Having recently completed the development of Max Payne 3, Rockstar has announced that Rockstar Vancouver will be shuttered. Instead of the 35 person team being let go, they will all be offered the opportunity of either joining Rockstar Toronto or to take positions at other Rockstar (and Take-Two) studios. However, it's not all a walk in the park as families will have to be up rooted and moved over 2,600 miles to Oakville, though we hear that the Candian government does offer incentives to assist the moving process. To accommodate the large increase in staff, Rockstar Toronto will be moving into a large new, custom-built facility in Oakville, Ontario (just outside Toronto). The Toronto studio expansion is being financially supported by the Ontario government. The move and merge of the studios will happen over the next 6 months and will create 50 new job openings at Rockstar Toronto.
Rockstar Vancouver, originally founded in May of 1998 as Barking Dog Studios, worked on four games before being acquired by Rockstar in 2002. Games worked on before Rockstar include Counter-Strike, Global Operations and Treasure Planet. After being acquired, Vancouver was originally tasked with creating a Rockstar developed sequel to Take-Two's Spec Ops franchise due to their experience with Counter-Strike. However, the Spec Ops game was canceled and Vancouver became best known for creating Bully which released in 2006. Many fans had been hoping for a sequel to Bully but instead Vancouver was tasked with creating Max Payne 3 while Mad Doc Software (now Rockstar New England) and Toronto ported Bully to current-gen platforms in the form of Bully: Scholarship Edition. For most of Max Payne 3's development, Rockstar Vancouver was the head studio for the game. However, in the last few years other studios were brought in so the moniker Rockstar Studios ended up being used as opposed to it being called a Rockstar Vancouver production.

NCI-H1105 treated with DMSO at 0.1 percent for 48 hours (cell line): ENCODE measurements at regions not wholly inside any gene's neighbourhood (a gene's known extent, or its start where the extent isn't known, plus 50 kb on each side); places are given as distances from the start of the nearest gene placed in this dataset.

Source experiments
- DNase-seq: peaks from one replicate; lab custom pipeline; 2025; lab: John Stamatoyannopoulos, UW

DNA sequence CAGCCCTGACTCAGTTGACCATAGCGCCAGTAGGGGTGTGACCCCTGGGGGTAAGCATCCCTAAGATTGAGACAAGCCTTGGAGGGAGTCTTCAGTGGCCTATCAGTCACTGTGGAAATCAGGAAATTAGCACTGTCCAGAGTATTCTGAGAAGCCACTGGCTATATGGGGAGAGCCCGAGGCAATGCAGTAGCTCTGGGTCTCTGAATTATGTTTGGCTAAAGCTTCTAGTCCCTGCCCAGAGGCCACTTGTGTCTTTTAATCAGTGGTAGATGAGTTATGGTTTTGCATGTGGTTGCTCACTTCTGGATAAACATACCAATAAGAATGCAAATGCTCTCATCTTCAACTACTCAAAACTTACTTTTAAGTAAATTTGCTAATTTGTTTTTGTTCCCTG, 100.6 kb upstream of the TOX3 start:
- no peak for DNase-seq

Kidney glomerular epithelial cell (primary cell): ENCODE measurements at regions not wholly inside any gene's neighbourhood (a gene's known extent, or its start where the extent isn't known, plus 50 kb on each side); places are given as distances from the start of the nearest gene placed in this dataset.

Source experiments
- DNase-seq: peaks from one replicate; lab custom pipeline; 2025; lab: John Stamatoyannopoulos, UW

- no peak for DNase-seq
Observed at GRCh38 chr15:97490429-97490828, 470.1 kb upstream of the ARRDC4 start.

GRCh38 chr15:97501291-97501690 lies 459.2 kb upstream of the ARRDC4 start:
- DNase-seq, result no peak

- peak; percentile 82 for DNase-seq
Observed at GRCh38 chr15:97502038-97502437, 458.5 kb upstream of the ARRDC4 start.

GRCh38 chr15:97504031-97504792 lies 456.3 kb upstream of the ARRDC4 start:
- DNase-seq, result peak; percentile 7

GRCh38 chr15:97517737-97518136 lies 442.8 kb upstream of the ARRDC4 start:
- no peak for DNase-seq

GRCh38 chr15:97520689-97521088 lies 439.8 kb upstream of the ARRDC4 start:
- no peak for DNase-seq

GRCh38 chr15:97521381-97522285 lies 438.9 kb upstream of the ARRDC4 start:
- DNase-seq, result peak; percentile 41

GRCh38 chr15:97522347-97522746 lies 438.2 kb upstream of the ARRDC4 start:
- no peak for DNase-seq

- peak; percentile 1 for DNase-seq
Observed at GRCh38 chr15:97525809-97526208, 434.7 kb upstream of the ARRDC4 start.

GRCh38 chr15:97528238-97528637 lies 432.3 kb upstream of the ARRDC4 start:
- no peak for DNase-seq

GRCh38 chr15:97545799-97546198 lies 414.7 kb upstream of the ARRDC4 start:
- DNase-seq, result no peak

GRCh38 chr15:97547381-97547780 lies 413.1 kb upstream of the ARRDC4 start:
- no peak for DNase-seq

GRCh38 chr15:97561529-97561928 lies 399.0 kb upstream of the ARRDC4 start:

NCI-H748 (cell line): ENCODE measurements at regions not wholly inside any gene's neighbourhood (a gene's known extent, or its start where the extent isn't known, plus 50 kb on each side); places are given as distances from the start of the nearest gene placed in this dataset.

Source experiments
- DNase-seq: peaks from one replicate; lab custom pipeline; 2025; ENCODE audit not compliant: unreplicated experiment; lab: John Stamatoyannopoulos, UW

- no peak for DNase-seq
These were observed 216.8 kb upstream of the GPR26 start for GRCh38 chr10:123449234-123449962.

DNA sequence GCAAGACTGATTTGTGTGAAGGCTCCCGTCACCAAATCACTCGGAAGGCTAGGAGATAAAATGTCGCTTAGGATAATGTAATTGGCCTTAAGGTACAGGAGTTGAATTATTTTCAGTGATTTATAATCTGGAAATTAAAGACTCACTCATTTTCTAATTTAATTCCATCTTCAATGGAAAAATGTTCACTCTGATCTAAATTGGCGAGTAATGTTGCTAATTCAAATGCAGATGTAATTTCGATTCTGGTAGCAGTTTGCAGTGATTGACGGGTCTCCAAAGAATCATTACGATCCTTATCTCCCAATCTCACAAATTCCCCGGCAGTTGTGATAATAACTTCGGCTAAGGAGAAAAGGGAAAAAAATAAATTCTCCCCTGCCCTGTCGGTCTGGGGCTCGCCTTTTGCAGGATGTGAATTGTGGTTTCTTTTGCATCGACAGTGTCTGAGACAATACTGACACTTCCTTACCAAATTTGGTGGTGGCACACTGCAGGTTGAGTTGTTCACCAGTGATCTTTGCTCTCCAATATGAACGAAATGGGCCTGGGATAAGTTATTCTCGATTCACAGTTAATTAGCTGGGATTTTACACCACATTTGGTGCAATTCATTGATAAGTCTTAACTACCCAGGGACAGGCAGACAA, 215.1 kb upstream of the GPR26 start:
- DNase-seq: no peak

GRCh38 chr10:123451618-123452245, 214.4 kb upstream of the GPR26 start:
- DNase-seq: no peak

Rockstar Vancouver isn't the first studio to be closed in Vancouver. Recently, a number of studios such as Radical Entertainment, were shuttered due to the high costs associated with doing business in the British Columbia province of Canada. A number of BC citizens have actually partnered together to create the We Can Do It campaign in an attempt to get the government to do something about the gaming industry leaving the area.
Fans of Bully shouldn't worry however, as Rockstar's Dan Houser has expressed interest in creating a sequel. What better than the newly expanded Rockstar Toronto, combined with staff from Vancouver, to take up the helm of doing so?